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Gas prices are falling: why that might not really help Obama

Gas prices have dropped steadily in recent weeks, and the issue is barely registering with voters. While that eases some pressures on Obama, it doesn't necessarily translate into more votes.

By Ron SchererStaff writer / May 9, 2012

A gas pump displays a $100 sale in Barre, Vt., on April 20. The government said Tuesday that gasoline will be cheaper this summer than previously expected thanks to a drop in the price of oil.

Toby Talbot/AP

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Only two months ago, it appeared the rising price of gasoline would be a political liability for President Obama’s reelection campaign, and his Republican challengers quickly seized on the topic.

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Now, gasoline prices are barely registering with voters as an issue.

What’s happened?

Since gasoline hit $3.94 a gallon on April 5, the price at the pump has dropped by 19 cents to a national average of $3.75, reports the AAA national motorists club.

The price of gas has fallen for 23 consecutive days, and the price of a barrel of oil has been falling, closing at $95 on Tuesday – down about $14 from its late-February peak.

Lower gasoline prices are good for the US economy because consumers end up with more money in their pockets when they leave the gas station. And, since most Americans keep track of what they pay at the pump, the price also has a psychological impact: rising prices put them in a grumpy mood; falling prices make them feel better.

But one big impact of falling prices is political – Americans no longer appear to be blaming anyone in Washington for what they are paying at the pump.

“Falling gasoline prices have taken the edge off the issue,” says Dennis Jacobe, chief economist at Gallup, the polling organization, in Washington. “Gasoline prices are still very high but not near the peak of July 2008, when it was $4.11 a gallon.”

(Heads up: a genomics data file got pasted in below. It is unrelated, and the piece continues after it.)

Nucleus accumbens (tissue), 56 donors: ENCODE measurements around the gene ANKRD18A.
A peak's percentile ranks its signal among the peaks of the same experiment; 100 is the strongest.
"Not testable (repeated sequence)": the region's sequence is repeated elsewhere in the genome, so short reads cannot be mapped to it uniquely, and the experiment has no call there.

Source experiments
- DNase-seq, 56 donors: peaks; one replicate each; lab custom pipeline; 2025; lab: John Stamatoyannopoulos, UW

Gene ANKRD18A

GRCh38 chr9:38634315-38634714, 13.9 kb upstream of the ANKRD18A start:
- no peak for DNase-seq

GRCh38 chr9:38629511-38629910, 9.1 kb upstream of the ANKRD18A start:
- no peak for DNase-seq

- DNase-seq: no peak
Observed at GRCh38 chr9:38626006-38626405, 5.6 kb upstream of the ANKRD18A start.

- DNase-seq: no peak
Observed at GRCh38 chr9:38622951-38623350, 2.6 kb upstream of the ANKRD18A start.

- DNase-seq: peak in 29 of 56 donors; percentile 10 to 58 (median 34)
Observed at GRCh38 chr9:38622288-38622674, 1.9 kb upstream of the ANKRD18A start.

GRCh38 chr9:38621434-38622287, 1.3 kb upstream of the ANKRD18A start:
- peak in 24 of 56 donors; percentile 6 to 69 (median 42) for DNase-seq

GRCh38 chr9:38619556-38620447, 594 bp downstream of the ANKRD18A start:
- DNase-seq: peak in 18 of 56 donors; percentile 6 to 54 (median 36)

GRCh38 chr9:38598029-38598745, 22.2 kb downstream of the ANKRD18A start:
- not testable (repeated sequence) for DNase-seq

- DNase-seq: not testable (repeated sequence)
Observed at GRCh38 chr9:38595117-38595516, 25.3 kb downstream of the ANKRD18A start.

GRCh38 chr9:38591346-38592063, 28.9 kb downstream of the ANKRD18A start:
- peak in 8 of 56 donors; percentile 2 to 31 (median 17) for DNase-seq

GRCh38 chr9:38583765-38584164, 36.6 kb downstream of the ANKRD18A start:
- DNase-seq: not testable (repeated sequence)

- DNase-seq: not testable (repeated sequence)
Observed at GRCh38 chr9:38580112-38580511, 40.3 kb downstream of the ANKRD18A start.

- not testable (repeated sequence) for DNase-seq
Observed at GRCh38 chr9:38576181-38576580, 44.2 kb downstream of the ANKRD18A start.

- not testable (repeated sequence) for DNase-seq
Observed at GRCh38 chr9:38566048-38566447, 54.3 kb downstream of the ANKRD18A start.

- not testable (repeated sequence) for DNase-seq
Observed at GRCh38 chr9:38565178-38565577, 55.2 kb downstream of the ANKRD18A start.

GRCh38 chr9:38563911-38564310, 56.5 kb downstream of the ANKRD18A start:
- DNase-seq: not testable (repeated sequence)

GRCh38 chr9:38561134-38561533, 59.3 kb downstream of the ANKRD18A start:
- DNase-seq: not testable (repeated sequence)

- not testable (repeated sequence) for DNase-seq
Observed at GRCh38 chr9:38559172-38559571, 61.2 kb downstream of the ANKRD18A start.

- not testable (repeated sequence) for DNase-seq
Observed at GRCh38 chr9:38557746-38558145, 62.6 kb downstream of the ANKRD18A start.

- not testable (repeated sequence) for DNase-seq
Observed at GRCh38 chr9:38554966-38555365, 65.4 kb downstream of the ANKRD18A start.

In a recent George Washington University/Politico poll, only 3 percent of respondents consider energy and gasoline important, compared with 28 percent who consider the economy important.

The lower gasoline prices may also take some of the bite out of likely Republican nominee Mitt Romney’s critiques. On April 3, when the price at the pump was about $3.94 a gallon, Mr. Romney, at a campaign appearance in Waukesha, Wis., called going to a gasoline station “kind of a frightening experience,” noting that “your credit card may max out, the pump may stop if it hits $100.”

Falling gasoline prices could become an even larger factor once summer begins, because Americans tend to drive more then.

“The president will be buoyed as we move into the summer season,” says Bill Connelly, a professor of politics at Washington and Lee University in Lexington, Va. “Consumers will be more attentive than usual.”

AAA estimates that American households use about 1,200 gallons of gasoline per year on average. If prices remain at current levels, this would lead to a savings of about $216 compared with a year ago.

“Anytime you can help ease some of the pain at the pump, it is positive for the American consumer,” says Avery Ash, manager of regulatory affairs for AAA in Washington.

In surveys, AAA has already found that the price of gasoline has changed Americans’ habits. For example, Mr. Ash says, people are now combining trips to stores to save money on gasoline.

But softening gas prices don’t necessarily mean increased support for Obama, some analysts say.

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